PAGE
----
Awards and recognition[edit]

As of 2015, Pope has received 12 Stanley Awards as voted by his peers in the Australian Cartoonists' Association.[3][8] This includes the Gold Stanley for overall Australian Cartoonist of the Year in 2010, 2012 and 2015,[8] as well as other Stanley Awards for Editorial/Political Cartoonist (2002, 2011, 2012, 2014), Humorous Illustrator (2001, 2003, 2004, 2005), and Caricaturist (2012).

Pope has also won four Ranan Lurie Political Cartoon Awards from the United Nations Correspondents Association,[3] and the 2012 Cartoonist of the Year by the Museum of Australian Democracy.

In 2015, Pope drew a cartoon titled "He Drew First" in response to the Charlie Hebdo shooting, which quickly found 'viral' international fame.[9] A signed print of this cartoon, was presented to Charlie Hebdo magazine by Australian Foreign Minister Julie Bishop as an official gift in April 2015.[10][11]

Personal life[edit]

As of 2015, David Pope lives in Canberra with his partner. He has three children.[4]

External links[edit]

Reference list[edit]

  1. ^ a b c d e f g "Rare Books & Special Collections: Heinrich Hinze". Rare Books & Special Collections: Heinrich Hinze. The University of Adelaide. 2014-10-22. Archived from the original on 2015-10-17. Retrieved 18 October 2015.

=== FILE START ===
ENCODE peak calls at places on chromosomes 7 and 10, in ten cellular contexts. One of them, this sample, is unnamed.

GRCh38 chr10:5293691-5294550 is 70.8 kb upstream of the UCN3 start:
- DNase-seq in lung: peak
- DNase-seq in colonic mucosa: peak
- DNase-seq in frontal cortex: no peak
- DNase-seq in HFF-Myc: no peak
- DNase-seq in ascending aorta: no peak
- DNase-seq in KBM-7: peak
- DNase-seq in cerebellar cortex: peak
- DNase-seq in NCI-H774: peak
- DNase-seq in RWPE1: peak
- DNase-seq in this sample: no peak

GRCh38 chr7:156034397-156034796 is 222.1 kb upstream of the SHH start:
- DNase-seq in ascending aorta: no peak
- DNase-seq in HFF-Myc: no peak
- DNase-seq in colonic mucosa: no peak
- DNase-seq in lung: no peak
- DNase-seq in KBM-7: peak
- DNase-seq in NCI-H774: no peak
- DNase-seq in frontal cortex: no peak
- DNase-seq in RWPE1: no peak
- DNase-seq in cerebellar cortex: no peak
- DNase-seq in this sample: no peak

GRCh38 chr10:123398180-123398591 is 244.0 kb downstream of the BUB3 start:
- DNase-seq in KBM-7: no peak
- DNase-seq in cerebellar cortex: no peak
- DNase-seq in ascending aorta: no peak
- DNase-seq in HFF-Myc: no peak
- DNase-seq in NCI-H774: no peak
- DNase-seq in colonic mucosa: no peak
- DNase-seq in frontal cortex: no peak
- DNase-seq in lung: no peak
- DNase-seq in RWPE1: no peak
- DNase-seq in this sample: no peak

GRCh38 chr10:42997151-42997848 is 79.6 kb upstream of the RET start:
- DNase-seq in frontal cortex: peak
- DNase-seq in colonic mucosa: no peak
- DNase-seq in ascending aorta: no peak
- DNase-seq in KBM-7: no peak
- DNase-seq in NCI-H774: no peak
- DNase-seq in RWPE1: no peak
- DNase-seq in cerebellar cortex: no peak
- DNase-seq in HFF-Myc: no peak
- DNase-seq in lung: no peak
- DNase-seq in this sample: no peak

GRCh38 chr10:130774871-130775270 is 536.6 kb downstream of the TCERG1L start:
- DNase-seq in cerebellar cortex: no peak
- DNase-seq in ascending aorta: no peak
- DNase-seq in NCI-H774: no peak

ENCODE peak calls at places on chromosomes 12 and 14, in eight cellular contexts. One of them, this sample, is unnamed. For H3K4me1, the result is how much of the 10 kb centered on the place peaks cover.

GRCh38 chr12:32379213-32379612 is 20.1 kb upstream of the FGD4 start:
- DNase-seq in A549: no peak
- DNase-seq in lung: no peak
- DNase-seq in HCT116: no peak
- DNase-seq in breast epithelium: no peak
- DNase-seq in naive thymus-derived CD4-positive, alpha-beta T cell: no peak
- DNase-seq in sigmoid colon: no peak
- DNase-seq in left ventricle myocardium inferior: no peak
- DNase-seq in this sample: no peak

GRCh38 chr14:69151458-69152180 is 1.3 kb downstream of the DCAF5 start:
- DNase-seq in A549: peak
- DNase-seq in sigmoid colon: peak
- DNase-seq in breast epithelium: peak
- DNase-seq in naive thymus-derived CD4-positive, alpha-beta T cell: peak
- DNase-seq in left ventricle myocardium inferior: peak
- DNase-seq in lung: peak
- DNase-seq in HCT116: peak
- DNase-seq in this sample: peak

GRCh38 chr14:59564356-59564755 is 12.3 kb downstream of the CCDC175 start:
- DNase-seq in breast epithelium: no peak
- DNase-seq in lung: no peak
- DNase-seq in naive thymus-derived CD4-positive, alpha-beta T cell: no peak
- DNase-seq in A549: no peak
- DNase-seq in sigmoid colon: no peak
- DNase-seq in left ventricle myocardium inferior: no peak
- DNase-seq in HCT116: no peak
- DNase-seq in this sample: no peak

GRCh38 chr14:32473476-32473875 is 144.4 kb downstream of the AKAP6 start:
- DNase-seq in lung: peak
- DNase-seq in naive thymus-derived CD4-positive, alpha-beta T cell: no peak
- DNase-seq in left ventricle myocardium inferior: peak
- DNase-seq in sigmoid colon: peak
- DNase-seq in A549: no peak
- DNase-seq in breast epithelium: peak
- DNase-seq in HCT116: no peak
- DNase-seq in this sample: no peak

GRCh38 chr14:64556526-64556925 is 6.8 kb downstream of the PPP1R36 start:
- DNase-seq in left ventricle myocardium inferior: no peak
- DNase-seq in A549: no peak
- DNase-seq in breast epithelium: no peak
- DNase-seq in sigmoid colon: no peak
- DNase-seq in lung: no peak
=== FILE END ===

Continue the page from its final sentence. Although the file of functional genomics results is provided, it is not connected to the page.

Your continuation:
2. ^ a b c d e f g Kerr, Joan (2007). "Heinrich Hinze / David Pope biography". Design & Art Australia online. Archived from the original on 2015-10-17. Retrieved 2015-10-17. 
  3. ^ a b c d e f g h i j "Scratch! Media". Scratch! Media. Archived from the original on 2015-03-09. Retrieved 17 October 2015. 
  4. ^ a b c d e f g h i j k l m n Pope, David (2013-06-04). "Canberra Close Up - David Pope". Afternoons with Alex Sloan (Audio). Interviewed by Alex Sloan. Canberra: 666 ABC Canberra. Archived from the original on 2015-10-17. Retrieved 2015-10-18. 
  5. ^ a b c d e f g Horacek, Judy (Summer 2010). "2010 Cartoonist of the Year: David Pope". Inkspot. Australian Cartoonists' Association (63): 12. 
  6. ^ Pope, David (2007-06-03). "Talking Pictures with Mike Bowers". Insiders (Interview). Interviewed by Mike Bowers. Archived from the original on 2013-06-05. Retrieved 2015-10-18. 
  7. ^ National Museum of Australia (14 December 2008). "Animated conversation between Geoff Pryor and Michael McKernan". National Museum of Australia. Retrieved 28 October 2014. 
  8. ^ a b "Awards". Australian Cartoonists' Association. Archived from the original on 2015-09-13. Retrieved 2015-10-18. 
  9. ^ Colley, Clare (2015-01-08). "David Pope's Charlie Hebdo cartoon goes viral on social media". The Canberra Times. Archived from the original on 2015-01-08. Retrieved 18 October 2015. 
  10. ^ Henderson, Anna (2015-04-21). "Charlie Hebdo: Julie Bishop presents David Pope's He Drew First cartoon to staff of French magazine targeted in terrorist massacre". ABC News. Archived from the original on 2015-05-31. Retrieved 18 October 2015. 
  11. ^ Medhora, Shalailah (2015-04-21). "Julie Bishop presents David Pope cartoon to Charlie Hebdo staff in Paris". The Guardian Australia. Archived from the original on 2015-10-09.